The Causes of Racial Disturbances: A Comparison of Alternative Explanations

Spilerman, Seymour

A range of hypotheses of varying specificity is examined in this paper in an attempt to account for the location of racial disorders during the 1960's. The initial sections consider what general assumptions must be met by any satisfactory explanation of the distribution of the disorders. Mathematical models are constructed which embody the most prevalent assumptions as to the determinants of community disorder-proneness, and their predictions are compared with empirical data. The specific assumptions considered are: (1) all cities have an identical probability of experiencing a disorder; (2) communities are heterogeneous in their underlying disorder propensities; (3) a process of reinforcement characterizes the occurrence of disorders; (4) contagion among communities contributes to the distribution of racial disturbances. Only the heterogeneity assumption is supported by the data. The concluding sections consider the explanatory abilities of several additional theories, each of which assumes the importance of particular community characteristics. All are rejected in favor of an explanation which argues that the racial disorders of the 1960's were responses to frustrations which are uniformly felt by Negroes, irrespective of their community situations.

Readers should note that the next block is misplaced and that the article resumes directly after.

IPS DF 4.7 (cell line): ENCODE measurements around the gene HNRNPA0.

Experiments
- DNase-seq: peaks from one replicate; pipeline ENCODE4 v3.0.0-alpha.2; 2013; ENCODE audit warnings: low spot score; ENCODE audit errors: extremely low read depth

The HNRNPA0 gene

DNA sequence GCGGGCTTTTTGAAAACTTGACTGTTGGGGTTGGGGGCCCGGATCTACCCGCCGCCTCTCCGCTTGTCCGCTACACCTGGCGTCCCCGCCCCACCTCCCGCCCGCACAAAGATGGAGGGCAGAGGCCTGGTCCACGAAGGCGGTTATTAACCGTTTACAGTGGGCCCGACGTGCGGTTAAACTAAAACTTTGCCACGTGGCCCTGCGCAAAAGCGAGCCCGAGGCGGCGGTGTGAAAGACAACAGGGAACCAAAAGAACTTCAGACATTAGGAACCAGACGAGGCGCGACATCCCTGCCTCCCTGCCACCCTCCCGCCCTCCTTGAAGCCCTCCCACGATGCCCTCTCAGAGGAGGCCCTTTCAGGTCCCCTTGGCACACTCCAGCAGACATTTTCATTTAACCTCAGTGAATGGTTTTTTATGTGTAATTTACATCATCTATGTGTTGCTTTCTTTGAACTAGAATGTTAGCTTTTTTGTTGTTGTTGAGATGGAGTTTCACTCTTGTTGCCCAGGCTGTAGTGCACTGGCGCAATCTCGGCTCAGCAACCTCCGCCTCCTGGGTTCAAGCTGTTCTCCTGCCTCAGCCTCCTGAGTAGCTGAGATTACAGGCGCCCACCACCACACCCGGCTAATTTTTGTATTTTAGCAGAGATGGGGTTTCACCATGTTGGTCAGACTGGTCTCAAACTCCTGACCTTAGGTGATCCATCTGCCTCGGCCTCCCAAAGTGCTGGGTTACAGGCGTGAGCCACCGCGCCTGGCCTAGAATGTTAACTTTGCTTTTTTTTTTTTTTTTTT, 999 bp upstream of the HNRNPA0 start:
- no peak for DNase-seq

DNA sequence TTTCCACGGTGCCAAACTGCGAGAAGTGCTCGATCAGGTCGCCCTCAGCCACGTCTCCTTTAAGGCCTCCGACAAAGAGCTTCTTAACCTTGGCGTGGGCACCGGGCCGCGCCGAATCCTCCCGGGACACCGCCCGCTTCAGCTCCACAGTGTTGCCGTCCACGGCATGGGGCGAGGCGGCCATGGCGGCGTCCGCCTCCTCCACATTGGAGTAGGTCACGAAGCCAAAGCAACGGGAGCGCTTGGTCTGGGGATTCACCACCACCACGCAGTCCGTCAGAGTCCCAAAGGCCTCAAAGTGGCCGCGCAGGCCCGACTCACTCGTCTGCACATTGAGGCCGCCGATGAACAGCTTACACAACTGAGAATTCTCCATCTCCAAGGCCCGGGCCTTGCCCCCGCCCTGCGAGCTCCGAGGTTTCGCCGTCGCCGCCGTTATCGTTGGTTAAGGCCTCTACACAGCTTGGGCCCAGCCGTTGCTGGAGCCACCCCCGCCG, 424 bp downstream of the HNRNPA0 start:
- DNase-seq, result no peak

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American Sociological Review

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October 8, 2013